[0005] In one aspect, a transmyocardial implant for establishing a blood flow path through a myocardium between a heart chamber and a lumen of a coronary vasculature residing at an exterior of the myocardium is provided. The implant includes a hollow, rigid conduit having a wall defining an outer surface and an interior, an open first end, an open second end, a first portion defining the first end, a second portion defining the second end, and a reinforcing wrap. The first portion is dimensioned to be received within the lumen and the second portion is dimensioned to extend from the vasculature to the myocardium into the chamber. The conduit defines a blood flow pathway within the interior between the first and second ends. The second portion is formed of a material sufficiently rigid to resist deformation and closure of the pathway in response to contraction of the myocardium. Preferably, the reinforcing wrap extends along at least a section of the outer surface of the wall.

[0006] In one embodiment, the reinforcing wrap includes a band comprising a spiral winding around at least a section of the wall of the conduit. In another embodiment, the reinforcing wrap includes a woven braid covering at least a section of the second portion.

[0007] In another aspect, a method for making a transmyocardial implant includes providing a hollow, rigid conduit having a wall defining an outer surface and an interior, an open first end, an open second end, a first portion defining the first end, and a second portion defining the second end. The method includes providing a reinforcing wrap to extend along at least a section of the outer surface of the wall.

[0008] In another aspect, a method for performing a coronary vessel bypass procedure for supplementing a flow of blood to a coronary vessel is provided. The method includes forming a blood flow path from a heart chamber directly to the coronary vessel at a site in the vessel positioned between an obstruction in the vessel and tissue of the heart to be supplied with blood by the vessel. The step of forming includes placing a conduit in a heart wall between the chamber and the vessel with the first end of the conduit protruding into the chamber and protruding beyond an interior surface of the heart wall. The conduit includes a reinforcing wrap to resist crushing by contraction of the chamber and to help hold the conduit open.

BRIEF DESCRIPTION OF THE DRAWINGS

[0009] FIG. 1 is a side sectional view of one embodiment of an implant shown in place in a human heart wall with the implant establishing a direct blood flow path from a heart chamber to a coronary vessel, constructed according to principles of this disclosure;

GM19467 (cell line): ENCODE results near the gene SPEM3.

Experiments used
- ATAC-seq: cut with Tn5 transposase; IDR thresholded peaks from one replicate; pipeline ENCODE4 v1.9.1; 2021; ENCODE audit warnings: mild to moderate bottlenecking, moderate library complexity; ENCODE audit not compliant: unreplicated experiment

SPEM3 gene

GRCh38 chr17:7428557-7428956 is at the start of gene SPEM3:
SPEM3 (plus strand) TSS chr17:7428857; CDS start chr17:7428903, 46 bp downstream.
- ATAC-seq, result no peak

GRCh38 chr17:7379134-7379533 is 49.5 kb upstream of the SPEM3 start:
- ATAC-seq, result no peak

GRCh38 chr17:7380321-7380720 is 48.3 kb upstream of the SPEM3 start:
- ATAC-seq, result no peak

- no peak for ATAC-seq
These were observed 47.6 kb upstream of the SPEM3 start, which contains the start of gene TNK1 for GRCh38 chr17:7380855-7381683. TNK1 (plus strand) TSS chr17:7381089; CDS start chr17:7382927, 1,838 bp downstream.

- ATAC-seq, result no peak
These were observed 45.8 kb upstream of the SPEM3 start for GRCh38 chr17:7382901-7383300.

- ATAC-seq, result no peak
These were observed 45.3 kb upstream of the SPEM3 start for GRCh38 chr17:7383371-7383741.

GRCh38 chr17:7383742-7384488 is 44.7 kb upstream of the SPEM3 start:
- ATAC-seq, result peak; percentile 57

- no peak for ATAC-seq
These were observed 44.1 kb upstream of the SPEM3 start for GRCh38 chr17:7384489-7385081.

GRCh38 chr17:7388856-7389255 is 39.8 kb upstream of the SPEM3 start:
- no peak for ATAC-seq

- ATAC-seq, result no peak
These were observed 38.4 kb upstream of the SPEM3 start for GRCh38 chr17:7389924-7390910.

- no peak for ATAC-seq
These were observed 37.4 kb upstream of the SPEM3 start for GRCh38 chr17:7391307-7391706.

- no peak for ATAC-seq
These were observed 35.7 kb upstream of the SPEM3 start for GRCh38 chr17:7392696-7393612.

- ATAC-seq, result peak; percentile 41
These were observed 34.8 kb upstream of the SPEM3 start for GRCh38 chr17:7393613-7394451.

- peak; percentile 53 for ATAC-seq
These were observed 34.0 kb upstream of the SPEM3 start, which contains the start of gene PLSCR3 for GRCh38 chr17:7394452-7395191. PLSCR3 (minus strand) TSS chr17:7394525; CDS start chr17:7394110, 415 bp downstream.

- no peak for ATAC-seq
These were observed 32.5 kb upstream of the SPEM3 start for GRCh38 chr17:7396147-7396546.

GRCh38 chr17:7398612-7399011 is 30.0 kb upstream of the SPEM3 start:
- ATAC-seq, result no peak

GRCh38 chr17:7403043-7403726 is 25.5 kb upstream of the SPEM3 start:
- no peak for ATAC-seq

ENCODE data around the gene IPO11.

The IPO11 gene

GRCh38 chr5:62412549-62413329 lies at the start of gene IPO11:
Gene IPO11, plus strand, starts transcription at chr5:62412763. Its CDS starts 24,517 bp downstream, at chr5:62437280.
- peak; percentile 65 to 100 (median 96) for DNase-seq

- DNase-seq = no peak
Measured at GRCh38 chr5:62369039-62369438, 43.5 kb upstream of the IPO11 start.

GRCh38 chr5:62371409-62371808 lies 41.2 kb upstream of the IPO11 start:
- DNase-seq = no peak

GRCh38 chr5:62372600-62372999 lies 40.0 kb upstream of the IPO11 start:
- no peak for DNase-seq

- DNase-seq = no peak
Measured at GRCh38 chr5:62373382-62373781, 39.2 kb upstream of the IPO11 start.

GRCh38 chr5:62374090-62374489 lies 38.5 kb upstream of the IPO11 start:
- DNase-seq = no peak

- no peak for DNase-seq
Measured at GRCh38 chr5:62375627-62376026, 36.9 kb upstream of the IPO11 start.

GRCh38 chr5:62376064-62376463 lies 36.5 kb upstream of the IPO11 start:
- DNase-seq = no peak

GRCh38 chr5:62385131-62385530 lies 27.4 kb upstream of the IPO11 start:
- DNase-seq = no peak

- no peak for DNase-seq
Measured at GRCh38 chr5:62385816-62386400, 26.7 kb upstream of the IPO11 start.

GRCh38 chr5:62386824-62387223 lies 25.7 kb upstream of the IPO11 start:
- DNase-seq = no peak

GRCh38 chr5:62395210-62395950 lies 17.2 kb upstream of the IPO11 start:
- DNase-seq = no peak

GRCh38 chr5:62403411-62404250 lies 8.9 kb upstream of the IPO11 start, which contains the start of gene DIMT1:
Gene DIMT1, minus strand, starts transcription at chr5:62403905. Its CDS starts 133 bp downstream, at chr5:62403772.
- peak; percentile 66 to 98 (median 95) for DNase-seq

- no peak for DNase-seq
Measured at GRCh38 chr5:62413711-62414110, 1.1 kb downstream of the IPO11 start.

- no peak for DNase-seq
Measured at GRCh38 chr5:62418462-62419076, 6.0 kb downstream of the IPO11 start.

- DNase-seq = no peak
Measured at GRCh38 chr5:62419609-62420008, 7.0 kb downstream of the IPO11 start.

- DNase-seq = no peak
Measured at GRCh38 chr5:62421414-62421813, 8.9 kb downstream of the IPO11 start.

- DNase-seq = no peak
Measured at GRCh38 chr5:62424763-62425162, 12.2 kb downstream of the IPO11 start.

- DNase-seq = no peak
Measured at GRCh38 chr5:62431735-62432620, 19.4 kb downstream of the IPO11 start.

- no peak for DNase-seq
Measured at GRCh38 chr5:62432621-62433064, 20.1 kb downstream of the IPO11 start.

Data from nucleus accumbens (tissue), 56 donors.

[0010] FIG. 2 is a top plan view of the implant depicted in FIG. 1;

[0011] FIG. 3 is a right end elevational view of the implant depicted in FIG. 2;

[0012] FIG. 4 is a rear elevational view of the implant depicted in FIG. 2;

[0013] FIG. 5 is a schematic, cross-sectional view of a portion of the wall of the implant in FIG. 2, the cross-section being taken along the line 5-5 of FIG. 2;

[0014] FIG. 6 is a schematic, top plan view of one embodiment of the implant, but shown before being bent;

[0015] FIG. 7 is another embodiment of the implant, the view being analogous to that shown in FIG. 6; and

[0016] FIG. 8 is another embodiment of the implant, the view being analogous to that shown in FIGS. 6 and 7.

DETAILED DESCRIPTION OF THE PREFERRED EMBODIMENT

[0017] With initial reference to FIGS. 1-4, an implant is shown generally at 10. The implant 10 includes a composite of a hollow, rigid conduit 12. The conduit 12 includes a wall 14 defining an outer surface 16 and a hollow interior 18. In preferred embodiments, the wall 14 has a circular cross-section, forming a tube or cylinder 20. The conduit 12 includes a first portion 24, preferably corresponding to a vessel or vasculature portion, and a second portion 26, generally corresponding to a myocardial portion. The conduit 12 includes an open first end 28 that is defined by the vascular portion 24. The conduit 12 also includes an open second end 30 that is defined by the myocardial portion 26.

[0018] In FIG. 1, a cross-section of the myocardium 32 of a human heart is shown. As can be seen in FIG. 1, in preferred embodiments, the first portion 24 is dimensioned to be received within a lumen 34 of a coronary vasculature 36. As used herein, the term “vasculature” refers to veins or arteries. Note that the vasculature 36 resides exterior of the myocardium 32. The second portion 26 is dimensioned to extend from the vasculature 36 through the myocardium 32 and into a heart chamber 38. In preferred implementations, the heart chamber 38 will be the left ventricle 40. As can be seen in FIG. 1, the conduit 12 defines a blood flow pathway 42 within the interior 18 between the open first end 28 and the open second end 30. This allows for the flow of oxygenated blood directly from the left ventricle 40 through the pathway 42 and into the vasculature 36.

[0019] As discussed in the above-mentioned U.S. Pat. No. 5,984,956, the conduit 12 may be provided with tissue-growth inducing material 44 adjacent to an end 46 of the myocardial portion 26 to immobilize the myocardial portion 26 within the myocardium 32. The material 44 preferably surrounds the outer surface 16 of the wall 14, and may be a polyester woven sleeve or sintered metal to define pores into which tissue growth from the myocardium 32 may occur.